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on 30 March 2011
This is a smart, funny, romantic comedy with an unusual setting. All the elements are in place for a fun read - and yet there is quite a lot of depth to the story, too, as Sydney, the main character, develops from being a rather selfish person (though never less than likeable) to a well-rounded, socially-aware young woman.

There are some wonderfully funny set pieces that are reminiscent of the best screwball film comedies - this deserves to be optioned by Hollywood, it would make a very good film.

After reading this I went straight out and bought Romantically Challenged by the same author.
4 people found this helpful
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on 2 March 2011
Maybe a bit like the heroine and the title, it took time to appreciate this book. At first I really didn't like Sydney and found it hard to warm to any of the other characters but as she learned to love the walrus, I began to like her more. What might seem to have been quite a light-hearted and frivolous tale actually had a deeper thread running through it. I was pleasantly surprised that, by the end, I really did care what the outcome would be for both Sydney and the walruses.
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on 27 April 2017
Bought as gift
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on 27 July 2013
Something different. Made me laugh many times. Keeps your attention although it's not sensational. Just a good read. Recommended for a light holiday read or bedtime reading.
One person found this helpful
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on 16 July 2015
Although the environmental information was interesting, it didn't make up for the childish prose & the predictable ending. Poor quality writing & poor storyline.
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VINE VOICEon 30 October 2012
I enjoyed the humour in this book, but if you want an absorbing read, then this is not for you. It is light, witty and a very easy read, but all too predictable.
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on 15 July 2013
An interesting, different story. Nicely written, totally different. Sydney sounds a real character. I would recommend the book to anyone.
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on 20 July 2013
fab book, loved the interaction with wildlife, would have liked the ending to have been a bit more romantic but hey ho.
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on 22 February 2015
A good read, fast plot. Enjoyed it and now reading her other books
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on 14 July 2014

Girl in the Wild is a romance novel that takes place on Wilde Island off the Alaskan coast. The protagonist, Sydney Green is dispatched by her boss to the island to produce a short documentary on walruses with her client, Hollywood heartthrob, Blake McKinley as the face and voice that will open pockets and hopefully salvage his bad boy reputation. One of the flies in the ointment is her relationship with Blake, to the outside world she's his publicist but behind closed doors the two are rather more intimately involved although I would hesitate to call it love, more like friends with benefits. Of course once she gets to the island and finds out that there's only satelite internet it starts going downhill and the fact that the lead authority on walruses, Ethan is also devilishly handsome and moody has our heroine's head in a whirl. I won't give out any spoilers but it's a classic love triangle that sees her bouncing between two men and trying to shoot a documentary when both men see each other as rivals.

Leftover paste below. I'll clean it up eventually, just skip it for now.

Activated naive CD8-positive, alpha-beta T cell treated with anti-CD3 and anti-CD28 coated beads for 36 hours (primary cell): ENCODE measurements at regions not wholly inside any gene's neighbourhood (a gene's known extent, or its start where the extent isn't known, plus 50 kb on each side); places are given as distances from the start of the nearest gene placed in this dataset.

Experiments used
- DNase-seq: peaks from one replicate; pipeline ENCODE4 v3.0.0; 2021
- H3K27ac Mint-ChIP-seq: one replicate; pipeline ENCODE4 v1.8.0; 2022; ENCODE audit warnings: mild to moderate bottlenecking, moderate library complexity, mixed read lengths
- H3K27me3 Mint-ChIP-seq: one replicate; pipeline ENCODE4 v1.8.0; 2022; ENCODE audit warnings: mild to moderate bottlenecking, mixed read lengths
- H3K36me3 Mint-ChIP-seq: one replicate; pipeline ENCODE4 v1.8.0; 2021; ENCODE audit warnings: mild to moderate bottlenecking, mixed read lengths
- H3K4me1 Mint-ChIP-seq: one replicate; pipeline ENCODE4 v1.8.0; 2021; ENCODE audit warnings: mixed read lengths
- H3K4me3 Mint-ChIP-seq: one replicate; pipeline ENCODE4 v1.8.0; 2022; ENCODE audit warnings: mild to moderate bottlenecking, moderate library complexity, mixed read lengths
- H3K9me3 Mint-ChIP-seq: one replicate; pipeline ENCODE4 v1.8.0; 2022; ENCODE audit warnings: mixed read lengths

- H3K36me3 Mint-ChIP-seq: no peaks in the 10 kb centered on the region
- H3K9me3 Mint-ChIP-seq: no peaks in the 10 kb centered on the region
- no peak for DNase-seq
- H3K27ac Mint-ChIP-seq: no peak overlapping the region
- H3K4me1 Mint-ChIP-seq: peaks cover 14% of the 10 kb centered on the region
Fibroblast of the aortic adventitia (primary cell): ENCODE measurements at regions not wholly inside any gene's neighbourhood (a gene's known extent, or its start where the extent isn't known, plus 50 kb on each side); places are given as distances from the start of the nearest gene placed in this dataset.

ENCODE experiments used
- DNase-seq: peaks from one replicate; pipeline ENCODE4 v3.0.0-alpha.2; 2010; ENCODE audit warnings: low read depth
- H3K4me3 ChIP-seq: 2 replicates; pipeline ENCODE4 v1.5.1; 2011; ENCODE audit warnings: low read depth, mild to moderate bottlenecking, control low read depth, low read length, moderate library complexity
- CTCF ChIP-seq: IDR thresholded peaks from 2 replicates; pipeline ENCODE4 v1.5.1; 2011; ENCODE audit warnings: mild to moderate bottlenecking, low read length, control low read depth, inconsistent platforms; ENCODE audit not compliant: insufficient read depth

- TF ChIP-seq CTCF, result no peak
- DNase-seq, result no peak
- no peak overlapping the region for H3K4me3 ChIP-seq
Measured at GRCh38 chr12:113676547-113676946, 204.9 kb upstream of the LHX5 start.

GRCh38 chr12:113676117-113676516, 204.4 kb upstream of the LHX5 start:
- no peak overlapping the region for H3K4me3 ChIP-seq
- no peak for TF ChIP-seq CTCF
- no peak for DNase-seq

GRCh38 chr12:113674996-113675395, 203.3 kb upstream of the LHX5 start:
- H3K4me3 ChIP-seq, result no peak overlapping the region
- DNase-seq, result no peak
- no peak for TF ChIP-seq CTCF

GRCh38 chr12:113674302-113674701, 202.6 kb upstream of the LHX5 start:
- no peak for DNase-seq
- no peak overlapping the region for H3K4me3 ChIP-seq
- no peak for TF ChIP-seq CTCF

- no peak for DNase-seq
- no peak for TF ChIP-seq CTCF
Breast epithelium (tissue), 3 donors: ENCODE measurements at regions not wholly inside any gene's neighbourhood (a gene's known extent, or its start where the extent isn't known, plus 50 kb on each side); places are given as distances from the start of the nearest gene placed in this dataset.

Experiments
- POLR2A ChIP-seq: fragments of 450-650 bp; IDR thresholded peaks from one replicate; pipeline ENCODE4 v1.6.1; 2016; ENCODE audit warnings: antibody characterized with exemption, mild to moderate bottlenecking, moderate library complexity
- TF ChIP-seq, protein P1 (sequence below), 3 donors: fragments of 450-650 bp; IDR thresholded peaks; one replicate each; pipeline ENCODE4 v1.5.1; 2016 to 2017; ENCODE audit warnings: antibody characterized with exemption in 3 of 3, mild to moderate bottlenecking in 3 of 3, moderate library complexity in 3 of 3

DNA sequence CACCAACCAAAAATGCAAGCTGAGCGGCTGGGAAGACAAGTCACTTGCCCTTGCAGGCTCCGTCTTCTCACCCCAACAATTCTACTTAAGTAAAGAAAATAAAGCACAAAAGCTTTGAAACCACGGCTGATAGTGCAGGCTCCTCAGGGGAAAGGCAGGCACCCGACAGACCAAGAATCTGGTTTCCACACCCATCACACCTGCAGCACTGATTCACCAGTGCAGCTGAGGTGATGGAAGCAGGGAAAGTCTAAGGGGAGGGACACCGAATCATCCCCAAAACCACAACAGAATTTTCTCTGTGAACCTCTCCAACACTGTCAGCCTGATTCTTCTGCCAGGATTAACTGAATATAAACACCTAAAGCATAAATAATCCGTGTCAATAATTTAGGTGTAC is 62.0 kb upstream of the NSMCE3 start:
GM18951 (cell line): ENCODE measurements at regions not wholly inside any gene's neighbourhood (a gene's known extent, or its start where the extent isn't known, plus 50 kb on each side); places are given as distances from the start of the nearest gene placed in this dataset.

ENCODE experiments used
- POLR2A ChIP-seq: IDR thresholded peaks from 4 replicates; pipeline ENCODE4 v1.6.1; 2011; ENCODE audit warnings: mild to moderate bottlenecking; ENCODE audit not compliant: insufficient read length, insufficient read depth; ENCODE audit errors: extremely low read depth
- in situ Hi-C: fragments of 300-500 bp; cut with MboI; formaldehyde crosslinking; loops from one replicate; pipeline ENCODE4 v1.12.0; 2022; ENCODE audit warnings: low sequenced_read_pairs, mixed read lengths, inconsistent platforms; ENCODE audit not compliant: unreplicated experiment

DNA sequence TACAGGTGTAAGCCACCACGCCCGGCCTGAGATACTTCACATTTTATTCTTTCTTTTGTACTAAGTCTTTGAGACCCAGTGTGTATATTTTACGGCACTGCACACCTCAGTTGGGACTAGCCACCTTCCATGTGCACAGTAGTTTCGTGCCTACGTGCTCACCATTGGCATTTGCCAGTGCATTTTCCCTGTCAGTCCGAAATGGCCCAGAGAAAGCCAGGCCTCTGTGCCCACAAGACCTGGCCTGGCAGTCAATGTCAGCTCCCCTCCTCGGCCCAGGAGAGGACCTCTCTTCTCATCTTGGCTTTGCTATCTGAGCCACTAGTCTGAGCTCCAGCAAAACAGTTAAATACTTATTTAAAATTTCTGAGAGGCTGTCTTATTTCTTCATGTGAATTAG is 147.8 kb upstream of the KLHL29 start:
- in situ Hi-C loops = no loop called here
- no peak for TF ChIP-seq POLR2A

I think the LA and Alaskan settings are well researched, I certainly learned a lot about the Arctic and the pressures brought to bear by mining companies and well-intentioned human interference but I think the sheer volume of information can be a bit overwhelming at times. Dan Brown does something similar with his books where he deviates to expound upon a particular work of art or artifact. Orsoff does much the same with the Arctic landscape in particular. It's all good information don't get me wrong, but I'm not sure we want to know that much about walruses for example. We do want to see some fairly plausible character development and a good character arc that sees the cast, for want of a better word, either grow through their shared experiences or crash and burn.
Sydney's character arc is well plotted and she shows a depth and strength as she overcomes the primitive situation to produce this video that will draw her closer to Blake. However her choice is men is abysmal, between Blake and Ethan there's not much difference. One's rich and arrogant, the other is poor and arrogant and why she seems to come unstuck whenever she comes up against them baffled me. Likewise the 'forced' kiss where she resists the kiss and then gives in. If I tried that in the real world I'd be up on charges of sexual assault but it is fiction so I'll let it go. Suffice it to say that the two main men are flat and two dimensional cardboard cut outs. There are times I want to see them actually move on and come to some new understanding but then they revert to type and you think why does she bother?
Overall it's not a bad book but with a little more attention to character building it could have been much better, the potential is there because as a romance novel it ticks all the right boxes.
I've given it four stars.
NB I see this book was previously published as How I Learned to Love the Walrus
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